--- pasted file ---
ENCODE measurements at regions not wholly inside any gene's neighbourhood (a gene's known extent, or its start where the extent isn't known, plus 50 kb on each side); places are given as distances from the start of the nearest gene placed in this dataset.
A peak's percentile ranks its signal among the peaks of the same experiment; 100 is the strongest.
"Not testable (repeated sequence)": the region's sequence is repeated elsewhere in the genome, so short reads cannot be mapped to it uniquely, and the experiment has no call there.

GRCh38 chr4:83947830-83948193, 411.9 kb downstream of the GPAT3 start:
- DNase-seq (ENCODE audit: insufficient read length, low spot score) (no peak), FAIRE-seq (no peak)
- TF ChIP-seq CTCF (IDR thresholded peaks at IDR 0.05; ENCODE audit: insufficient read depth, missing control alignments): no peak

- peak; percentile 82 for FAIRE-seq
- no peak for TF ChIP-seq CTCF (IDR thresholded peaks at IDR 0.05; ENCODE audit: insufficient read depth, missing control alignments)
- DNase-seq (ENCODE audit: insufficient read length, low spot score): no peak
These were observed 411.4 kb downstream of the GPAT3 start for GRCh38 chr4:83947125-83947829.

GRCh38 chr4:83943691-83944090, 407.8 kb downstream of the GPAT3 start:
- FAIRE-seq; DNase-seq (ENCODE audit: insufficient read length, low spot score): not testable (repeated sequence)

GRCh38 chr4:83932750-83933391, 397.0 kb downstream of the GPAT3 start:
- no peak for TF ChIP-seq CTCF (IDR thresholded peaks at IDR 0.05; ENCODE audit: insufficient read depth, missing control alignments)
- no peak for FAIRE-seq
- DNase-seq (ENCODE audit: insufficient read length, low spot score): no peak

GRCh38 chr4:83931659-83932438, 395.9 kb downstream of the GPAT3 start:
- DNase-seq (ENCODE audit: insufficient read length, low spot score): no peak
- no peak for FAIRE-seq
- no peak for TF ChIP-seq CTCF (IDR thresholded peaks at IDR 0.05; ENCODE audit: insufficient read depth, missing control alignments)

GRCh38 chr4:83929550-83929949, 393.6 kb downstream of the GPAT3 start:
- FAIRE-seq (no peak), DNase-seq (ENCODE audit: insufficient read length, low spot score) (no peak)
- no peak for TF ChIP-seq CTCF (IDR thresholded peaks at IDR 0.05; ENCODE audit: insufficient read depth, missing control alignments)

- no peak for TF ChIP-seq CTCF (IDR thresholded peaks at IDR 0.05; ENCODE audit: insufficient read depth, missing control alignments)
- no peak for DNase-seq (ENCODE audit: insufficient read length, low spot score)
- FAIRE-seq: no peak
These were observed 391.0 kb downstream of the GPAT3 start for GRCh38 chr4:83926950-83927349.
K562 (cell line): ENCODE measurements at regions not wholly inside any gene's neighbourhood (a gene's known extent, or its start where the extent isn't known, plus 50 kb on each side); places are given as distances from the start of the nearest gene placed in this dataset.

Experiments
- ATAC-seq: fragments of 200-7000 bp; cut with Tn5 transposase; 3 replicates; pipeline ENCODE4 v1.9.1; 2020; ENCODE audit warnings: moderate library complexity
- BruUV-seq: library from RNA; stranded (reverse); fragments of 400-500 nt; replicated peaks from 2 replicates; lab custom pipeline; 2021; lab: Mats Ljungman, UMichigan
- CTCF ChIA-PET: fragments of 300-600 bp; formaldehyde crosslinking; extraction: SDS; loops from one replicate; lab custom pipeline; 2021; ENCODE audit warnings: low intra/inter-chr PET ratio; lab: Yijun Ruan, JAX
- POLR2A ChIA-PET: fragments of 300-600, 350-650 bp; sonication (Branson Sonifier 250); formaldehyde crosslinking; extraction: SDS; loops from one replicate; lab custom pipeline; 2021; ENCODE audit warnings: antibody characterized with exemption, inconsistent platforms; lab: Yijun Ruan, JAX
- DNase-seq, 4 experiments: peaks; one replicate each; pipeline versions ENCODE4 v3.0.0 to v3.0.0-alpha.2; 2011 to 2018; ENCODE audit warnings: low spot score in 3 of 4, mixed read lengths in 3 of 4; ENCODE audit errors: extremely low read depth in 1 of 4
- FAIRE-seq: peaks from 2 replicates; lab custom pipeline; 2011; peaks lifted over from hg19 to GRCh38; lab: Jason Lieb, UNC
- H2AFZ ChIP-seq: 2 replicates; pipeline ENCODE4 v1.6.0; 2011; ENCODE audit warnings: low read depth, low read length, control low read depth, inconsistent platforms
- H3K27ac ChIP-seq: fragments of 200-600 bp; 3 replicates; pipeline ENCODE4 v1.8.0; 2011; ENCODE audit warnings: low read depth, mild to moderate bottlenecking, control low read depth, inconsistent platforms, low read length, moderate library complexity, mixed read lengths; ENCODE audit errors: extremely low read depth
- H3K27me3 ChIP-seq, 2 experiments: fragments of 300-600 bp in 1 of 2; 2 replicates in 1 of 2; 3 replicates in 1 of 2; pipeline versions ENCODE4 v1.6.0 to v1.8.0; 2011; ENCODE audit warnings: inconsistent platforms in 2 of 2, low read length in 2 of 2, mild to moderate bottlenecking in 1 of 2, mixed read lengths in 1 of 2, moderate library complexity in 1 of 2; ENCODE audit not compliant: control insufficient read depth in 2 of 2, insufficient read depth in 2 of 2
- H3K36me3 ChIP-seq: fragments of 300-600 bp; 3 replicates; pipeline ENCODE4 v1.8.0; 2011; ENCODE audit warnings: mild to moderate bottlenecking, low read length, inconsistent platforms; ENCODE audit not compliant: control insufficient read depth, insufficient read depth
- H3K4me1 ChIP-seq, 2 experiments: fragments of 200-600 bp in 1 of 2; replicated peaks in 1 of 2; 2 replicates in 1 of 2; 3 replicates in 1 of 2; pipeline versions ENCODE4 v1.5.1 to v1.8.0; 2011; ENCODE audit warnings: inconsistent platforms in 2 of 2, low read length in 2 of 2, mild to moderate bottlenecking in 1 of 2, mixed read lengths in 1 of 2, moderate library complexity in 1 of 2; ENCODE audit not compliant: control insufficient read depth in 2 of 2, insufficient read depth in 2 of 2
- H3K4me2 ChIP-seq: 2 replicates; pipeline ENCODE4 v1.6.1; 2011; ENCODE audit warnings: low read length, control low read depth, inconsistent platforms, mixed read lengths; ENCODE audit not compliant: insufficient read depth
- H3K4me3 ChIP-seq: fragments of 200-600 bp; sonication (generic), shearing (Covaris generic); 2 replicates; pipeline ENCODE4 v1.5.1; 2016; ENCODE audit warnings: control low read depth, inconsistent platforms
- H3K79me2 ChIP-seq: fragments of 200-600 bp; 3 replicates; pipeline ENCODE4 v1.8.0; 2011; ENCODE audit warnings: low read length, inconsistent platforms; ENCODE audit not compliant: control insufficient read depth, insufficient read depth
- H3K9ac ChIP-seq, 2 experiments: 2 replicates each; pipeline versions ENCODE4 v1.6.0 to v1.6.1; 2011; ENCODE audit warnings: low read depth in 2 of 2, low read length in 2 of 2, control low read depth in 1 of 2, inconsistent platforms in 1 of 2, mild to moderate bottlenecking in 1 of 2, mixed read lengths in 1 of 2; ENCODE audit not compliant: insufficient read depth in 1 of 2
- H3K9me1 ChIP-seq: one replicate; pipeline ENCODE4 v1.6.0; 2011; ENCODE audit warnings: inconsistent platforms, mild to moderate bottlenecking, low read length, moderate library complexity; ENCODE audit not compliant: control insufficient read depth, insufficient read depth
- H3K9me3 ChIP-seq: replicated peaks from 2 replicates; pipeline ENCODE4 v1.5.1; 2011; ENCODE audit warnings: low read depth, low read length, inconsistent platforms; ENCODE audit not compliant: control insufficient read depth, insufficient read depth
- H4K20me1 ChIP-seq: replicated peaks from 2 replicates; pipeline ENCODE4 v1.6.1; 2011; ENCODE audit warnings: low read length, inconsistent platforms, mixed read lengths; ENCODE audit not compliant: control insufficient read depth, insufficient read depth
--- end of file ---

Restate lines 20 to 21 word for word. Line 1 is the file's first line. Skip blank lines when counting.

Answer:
- no peak for TF ChIP-seq CTCF (IDR thresholded peaks at IDR 0.05; ENCODE audit: insufficient read depth, missing control alignments)

GRCh38 chr4:83929550-83929949, 393.6 kb downstream of the GPAT3 start: